There are ways to generate samples that are already sorted, but I think that it might be better to generate partially sorted samples.

Divide the output range into k buckets of equal width. The number of samples in each bucket will have multinomial distribution with equal probabilities. The slow method to sample the multinomial distribution is to generate n integers in [0, k). A more efficient method is to draw k Poisson samples with rate n/k conditioned on their sum not exceeding n, then add another n - sum samples using the slow way. Sampling the Poisson distribution is tricky to do perfectly, but when n/k is very large (as it will be here), the Poisson distribution is excellently approximated by rounding a normal distribution with mean and variance n/k. If that's unacceptable, the slow method does parallelize well.

Given the bucket counts, compute the prefix sums to find the bucket boundaries. For each bucket in parallel, generate the given number of samples within the bucketed range and sort them. If we choose n/k well, each bucket will almost certainly fit in L1 cache. For n = 1e9, I think I'd try k = 1e5 or k = 1e6.

Here's a sequential implementation. A little unpolished since we really need to avoid 2x oversampling the bucket boundaries, which are closed, but I'll leave that to you. I'm not familiar with OMP, but I think you can get a pretty good parallel implementation by adding a pragma to the for loop at the end of `SortedUniformSamples`

.

```
#include <algorithm>
#include <cmath>
#include <iostream>
#include <numeric>
#include <random>
#include <span>
#include <vector>
template <typename Dist, typename Gen>
void SortedSamples(std::span<double> samples, Dist dist, Gen& gen) {
for (double& sample : samples) {
sample = dist(gen);
}
std::sort(samples.begin(), samples.end());
}
template <typename Gen>
void ApproxMultinomialSample(std::span<std::size_t> samples, std::size_t n,
Gen& gen) {
double lambda = static_cast<double>(n) / samples.size();
std::normal_distribution<double> approx_poisson{lambda, std::sqrt(lambda)};
std::size_t sum;
do {
for (std::size_t& sample : samples) {
sample = std::lrint(approx_poisson(gen));
}
sum = std::accumulate(samples.begin(), samples.end(), std::size_t{0});
} while (sum > n);
std::uniform_int_distribution<std::size_t> uniform{0, samples.size() - 1};
for (; sum < n; sum++) {
samples[uniform(gen)]++;
}
}
template <typename Gen>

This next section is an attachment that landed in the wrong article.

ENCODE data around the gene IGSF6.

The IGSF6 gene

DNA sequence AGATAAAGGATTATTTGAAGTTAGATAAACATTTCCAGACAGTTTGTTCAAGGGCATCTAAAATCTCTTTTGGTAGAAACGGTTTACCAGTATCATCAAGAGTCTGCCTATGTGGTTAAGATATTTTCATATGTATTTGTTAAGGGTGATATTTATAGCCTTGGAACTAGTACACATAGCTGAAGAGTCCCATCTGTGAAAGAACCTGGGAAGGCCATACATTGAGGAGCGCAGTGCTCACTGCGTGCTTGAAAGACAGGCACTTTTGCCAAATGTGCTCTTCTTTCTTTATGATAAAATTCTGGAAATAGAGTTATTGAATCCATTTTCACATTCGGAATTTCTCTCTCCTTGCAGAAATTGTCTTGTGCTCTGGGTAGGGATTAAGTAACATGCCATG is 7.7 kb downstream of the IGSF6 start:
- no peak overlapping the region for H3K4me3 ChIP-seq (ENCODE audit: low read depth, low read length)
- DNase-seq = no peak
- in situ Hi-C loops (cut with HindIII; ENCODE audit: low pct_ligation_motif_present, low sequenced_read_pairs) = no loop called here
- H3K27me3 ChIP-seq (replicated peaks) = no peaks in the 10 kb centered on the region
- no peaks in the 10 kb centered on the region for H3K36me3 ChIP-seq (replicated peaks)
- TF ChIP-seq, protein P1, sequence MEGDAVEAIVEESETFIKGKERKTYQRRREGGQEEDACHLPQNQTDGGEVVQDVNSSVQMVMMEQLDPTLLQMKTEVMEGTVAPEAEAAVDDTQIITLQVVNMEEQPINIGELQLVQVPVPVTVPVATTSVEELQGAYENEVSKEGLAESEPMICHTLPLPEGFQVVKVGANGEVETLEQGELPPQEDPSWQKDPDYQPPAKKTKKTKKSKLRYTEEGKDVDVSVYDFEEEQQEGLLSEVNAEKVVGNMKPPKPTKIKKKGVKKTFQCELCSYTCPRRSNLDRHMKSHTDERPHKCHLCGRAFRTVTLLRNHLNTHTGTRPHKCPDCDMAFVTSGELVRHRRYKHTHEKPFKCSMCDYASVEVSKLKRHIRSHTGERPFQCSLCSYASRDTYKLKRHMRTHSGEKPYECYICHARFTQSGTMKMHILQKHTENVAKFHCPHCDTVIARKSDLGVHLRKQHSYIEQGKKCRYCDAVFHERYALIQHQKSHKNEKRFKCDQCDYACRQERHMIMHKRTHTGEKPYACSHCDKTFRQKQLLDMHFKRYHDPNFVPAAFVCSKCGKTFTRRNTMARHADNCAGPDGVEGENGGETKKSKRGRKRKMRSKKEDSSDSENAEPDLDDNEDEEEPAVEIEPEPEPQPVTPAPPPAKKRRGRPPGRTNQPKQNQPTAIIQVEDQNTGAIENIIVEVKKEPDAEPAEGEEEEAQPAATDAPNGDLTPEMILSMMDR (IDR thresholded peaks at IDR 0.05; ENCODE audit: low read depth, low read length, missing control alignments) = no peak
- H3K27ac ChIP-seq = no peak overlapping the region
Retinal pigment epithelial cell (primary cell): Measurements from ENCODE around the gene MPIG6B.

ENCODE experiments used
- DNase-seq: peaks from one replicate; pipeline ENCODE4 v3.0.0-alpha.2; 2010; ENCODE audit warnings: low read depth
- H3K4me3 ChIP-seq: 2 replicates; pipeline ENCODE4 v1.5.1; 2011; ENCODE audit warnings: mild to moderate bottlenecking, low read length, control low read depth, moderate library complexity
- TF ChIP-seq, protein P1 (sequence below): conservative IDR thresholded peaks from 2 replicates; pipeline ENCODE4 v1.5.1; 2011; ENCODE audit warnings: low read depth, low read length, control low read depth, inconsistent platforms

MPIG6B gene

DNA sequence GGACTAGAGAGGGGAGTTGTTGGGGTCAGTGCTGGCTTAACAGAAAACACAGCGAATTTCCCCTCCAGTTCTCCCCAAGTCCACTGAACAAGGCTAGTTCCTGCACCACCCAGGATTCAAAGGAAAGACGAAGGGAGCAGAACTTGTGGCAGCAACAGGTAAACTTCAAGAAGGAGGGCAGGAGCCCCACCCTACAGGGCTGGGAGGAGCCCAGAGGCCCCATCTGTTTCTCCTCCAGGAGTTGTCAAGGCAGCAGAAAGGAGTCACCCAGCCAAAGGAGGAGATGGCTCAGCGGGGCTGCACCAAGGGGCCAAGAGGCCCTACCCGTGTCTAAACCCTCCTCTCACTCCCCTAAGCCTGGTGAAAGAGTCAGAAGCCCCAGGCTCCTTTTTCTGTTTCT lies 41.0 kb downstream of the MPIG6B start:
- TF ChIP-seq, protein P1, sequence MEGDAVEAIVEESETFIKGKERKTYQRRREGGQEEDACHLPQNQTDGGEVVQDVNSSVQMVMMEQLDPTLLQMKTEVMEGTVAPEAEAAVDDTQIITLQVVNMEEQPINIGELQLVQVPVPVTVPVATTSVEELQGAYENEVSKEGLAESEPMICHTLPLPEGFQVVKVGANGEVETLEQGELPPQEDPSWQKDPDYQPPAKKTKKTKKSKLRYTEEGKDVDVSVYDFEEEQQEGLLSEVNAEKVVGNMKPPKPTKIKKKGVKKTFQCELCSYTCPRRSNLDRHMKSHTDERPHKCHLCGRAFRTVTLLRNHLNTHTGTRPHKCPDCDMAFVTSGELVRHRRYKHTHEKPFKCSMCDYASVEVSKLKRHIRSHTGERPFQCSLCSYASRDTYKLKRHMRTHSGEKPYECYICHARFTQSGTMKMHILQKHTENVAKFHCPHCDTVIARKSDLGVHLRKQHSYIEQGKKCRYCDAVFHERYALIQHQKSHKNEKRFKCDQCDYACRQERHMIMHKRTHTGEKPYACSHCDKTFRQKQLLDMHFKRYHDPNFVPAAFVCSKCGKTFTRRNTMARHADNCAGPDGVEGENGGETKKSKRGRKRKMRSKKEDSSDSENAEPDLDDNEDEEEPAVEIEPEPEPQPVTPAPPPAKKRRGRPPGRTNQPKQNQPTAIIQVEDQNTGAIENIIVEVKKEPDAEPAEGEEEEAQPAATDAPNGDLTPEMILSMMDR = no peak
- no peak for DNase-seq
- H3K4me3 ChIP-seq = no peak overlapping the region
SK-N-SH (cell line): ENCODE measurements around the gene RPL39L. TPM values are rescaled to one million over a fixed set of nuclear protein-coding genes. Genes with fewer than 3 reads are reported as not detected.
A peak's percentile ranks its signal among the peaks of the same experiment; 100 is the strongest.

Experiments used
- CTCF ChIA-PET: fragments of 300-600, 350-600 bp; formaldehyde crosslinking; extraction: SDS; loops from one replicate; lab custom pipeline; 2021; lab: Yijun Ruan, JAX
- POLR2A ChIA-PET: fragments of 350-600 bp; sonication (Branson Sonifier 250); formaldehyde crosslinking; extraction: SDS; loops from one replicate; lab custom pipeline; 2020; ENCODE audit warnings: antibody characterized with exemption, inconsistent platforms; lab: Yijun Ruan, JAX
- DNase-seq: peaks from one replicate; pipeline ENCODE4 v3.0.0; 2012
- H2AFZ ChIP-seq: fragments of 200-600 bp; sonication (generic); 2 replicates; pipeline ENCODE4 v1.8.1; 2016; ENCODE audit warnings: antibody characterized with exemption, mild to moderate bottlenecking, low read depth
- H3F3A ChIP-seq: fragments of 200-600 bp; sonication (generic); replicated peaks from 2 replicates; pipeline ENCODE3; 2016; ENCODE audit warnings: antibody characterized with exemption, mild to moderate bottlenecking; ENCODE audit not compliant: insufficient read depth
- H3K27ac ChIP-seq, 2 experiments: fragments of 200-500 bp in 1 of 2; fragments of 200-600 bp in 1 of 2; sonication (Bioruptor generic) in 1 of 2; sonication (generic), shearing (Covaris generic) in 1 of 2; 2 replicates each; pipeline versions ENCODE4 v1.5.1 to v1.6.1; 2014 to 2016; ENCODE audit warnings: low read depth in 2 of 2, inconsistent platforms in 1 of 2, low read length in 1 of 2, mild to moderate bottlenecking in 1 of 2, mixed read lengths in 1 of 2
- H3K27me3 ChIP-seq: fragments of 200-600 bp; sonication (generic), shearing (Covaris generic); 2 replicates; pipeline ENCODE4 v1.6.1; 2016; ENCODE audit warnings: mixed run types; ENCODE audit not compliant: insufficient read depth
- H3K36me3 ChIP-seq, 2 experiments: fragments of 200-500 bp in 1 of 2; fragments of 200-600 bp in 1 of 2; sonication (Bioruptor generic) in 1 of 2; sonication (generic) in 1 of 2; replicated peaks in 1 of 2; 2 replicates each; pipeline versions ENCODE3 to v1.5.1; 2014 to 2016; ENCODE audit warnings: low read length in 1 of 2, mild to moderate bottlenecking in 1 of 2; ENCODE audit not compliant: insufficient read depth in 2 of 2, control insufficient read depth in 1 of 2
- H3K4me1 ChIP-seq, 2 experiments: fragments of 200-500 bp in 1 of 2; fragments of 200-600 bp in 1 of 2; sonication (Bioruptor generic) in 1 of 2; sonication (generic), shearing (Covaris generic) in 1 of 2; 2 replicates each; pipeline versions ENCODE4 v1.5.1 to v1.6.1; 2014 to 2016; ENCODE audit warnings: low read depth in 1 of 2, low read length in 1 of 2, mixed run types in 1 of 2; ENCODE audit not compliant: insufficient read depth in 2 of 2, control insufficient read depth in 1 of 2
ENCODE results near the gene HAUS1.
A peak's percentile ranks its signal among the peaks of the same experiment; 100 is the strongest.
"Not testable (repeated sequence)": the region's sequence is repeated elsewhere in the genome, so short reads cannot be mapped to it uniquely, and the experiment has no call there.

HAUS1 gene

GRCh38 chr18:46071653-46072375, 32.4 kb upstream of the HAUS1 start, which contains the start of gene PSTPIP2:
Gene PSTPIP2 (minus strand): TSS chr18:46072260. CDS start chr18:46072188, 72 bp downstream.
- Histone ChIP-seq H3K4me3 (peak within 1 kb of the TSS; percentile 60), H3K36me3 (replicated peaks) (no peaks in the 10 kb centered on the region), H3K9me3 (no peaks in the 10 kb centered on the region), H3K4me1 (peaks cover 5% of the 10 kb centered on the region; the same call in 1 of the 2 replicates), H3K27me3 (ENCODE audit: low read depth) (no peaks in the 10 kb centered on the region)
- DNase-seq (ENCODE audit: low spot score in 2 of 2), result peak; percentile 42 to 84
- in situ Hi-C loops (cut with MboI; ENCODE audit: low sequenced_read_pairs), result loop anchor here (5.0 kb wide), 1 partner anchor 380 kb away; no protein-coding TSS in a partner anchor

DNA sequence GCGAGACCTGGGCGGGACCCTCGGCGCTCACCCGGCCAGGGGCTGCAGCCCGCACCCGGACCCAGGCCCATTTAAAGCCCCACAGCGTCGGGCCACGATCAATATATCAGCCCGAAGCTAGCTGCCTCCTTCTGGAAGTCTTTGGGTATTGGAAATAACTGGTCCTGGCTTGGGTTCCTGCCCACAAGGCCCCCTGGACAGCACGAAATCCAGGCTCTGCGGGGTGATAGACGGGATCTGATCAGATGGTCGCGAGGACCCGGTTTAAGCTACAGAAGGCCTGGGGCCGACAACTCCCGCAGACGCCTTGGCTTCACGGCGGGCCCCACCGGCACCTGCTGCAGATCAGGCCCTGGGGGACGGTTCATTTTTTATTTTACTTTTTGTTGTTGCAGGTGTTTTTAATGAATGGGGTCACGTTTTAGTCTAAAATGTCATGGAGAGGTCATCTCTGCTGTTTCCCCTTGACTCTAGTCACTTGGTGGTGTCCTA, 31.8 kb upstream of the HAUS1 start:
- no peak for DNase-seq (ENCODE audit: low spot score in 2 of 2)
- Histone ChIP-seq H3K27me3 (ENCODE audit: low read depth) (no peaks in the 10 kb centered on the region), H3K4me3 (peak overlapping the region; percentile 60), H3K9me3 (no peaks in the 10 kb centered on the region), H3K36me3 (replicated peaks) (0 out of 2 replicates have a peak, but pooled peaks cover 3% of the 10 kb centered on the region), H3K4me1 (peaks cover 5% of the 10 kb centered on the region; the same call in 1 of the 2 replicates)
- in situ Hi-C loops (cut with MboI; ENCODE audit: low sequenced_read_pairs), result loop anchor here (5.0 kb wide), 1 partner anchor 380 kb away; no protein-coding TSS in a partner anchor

void SortedUniformSamples(std::span<double> samples, Gen& gen) {
static constexpr std::size_t kTargetBucketSize = 1024;
if (samples.size() < kTargetBucketSize) {
SortedSamples(samples, std::uniform_real_distribution<double>{0, 1}, gen);
return;
}
std::size_t num_buckets = samples.size() / kTargetBucketSize;
std::vector<std::size_t> bucket_counts(num_buckets);
ApproxMultinomialSample(bucket_counts, samples.size(), gen);
std::vector<std::size_t> prefix_sums(num_buckets + 1);
std::partial_sum(bucket_counts.begin(), bucket_counts.end(),
++prefix_sums.begin());
for (std::size_t i = 0; i < num_buckets; i++) {
SortedSamples(std::span<double>{&samples[prefix_sums[i]],
&samples[prefix_sums[i + 1]]},
std::uniform_real_distribution<double>{
static_cast<double>(i) / num_buckets,
static_cast<double>(i + 1) / num_buckets},
gen);
}
}
int main() {
std::vector<double> samples(100000000);
std::default_random_engine gen;
SortedUniformSamples(samples, gen);
if (std::is_sorted(samples.begin(), samples.end())) {
std::cout << "sorted\n";
}
}
```

If your standard library has a high-quality implementation of `poisson_distribution`

, you could also do this:

```
template <typename Gen>
void MultinomialSample(std::span<std::size_t> samples, std::size_t n,
Gen& gen) {
double lambda = static_cast<double>(n) / samples.size();
std::poisson_distribution<std::size_t> poisson{lambda};
std::size_t sum;
do {
for (std::size_t& sample : samples) {
sample = poisson(gen);
}
sum = std::accumulate(samples.begin(), samples.end(), std::size_t{0});
} while (sum > n);
std::uniform_int_distribution<std::size_t> uniform{0, samples.size() - 1};
for (; sum < n; sum++) {
samples[uniform(gen)]++;
}
}
```

and the discussion comments there. Anddon’tjust read the answers, in particular note that the currently accepted answer is flat out wrong. – Konrad Rudolph Aug 16 at 15:44